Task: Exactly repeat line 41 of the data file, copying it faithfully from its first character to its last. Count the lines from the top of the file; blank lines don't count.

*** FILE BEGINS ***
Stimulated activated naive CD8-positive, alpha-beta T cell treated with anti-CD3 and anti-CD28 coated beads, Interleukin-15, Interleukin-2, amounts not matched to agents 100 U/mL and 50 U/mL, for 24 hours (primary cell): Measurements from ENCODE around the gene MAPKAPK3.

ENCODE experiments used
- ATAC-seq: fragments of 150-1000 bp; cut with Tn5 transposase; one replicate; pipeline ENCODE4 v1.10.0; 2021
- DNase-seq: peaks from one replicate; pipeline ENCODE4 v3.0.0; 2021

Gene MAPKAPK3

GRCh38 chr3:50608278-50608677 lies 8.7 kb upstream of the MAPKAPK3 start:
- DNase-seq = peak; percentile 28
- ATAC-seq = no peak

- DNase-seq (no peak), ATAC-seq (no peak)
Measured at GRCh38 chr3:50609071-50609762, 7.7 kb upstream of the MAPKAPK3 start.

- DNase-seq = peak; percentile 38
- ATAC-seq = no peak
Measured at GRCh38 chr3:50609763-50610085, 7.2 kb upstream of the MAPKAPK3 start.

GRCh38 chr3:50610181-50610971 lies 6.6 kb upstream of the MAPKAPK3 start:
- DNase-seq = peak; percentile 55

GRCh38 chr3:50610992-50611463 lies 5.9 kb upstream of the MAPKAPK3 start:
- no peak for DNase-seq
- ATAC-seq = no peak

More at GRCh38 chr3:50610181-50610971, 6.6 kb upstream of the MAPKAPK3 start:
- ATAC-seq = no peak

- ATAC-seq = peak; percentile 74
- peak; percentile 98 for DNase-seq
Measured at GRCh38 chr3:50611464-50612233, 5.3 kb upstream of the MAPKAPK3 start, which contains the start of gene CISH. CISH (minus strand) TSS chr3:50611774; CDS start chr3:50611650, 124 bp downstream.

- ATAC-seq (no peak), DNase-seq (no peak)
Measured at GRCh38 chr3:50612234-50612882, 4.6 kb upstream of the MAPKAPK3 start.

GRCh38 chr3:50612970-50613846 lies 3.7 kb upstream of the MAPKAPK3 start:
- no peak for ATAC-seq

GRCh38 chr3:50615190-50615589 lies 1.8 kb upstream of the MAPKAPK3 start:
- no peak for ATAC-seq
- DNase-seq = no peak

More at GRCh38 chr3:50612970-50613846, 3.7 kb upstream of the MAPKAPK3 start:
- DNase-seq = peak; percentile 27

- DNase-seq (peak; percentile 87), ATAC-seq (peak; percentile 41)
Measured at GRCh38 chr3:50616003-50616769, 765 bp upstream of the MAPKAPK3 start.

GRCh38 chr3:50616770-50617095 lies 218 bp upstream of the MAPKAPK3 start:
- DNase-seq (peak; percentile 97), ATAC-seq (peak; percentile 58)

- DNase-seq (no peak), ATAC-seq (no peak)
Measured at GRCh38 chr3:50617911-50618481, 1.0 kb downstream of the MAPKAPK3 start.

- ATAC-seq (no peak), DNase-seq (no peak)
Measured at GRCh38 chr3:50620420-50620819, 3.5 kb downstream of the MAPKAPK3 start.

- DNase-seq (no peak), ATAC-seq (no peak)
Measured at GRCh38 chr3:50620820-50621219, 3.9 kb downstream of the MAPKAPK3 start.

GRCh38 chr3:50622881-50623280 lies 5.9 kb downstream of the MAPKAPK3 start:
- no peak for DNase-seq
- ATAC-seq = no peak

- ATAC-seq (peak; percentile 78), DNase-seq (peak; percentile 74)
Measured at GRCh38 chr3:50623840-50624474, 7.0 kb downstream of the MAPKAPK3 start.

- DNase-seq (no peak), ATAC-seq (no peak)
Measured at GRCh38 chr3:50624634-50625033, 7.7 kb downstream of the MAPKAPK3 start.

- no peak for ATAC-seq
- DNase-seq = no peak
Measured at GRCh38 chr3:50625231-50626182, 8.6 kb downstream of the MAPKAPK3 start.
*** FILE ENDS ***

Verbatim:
- DNase-seq (no peak), ATAC-seq (no peak)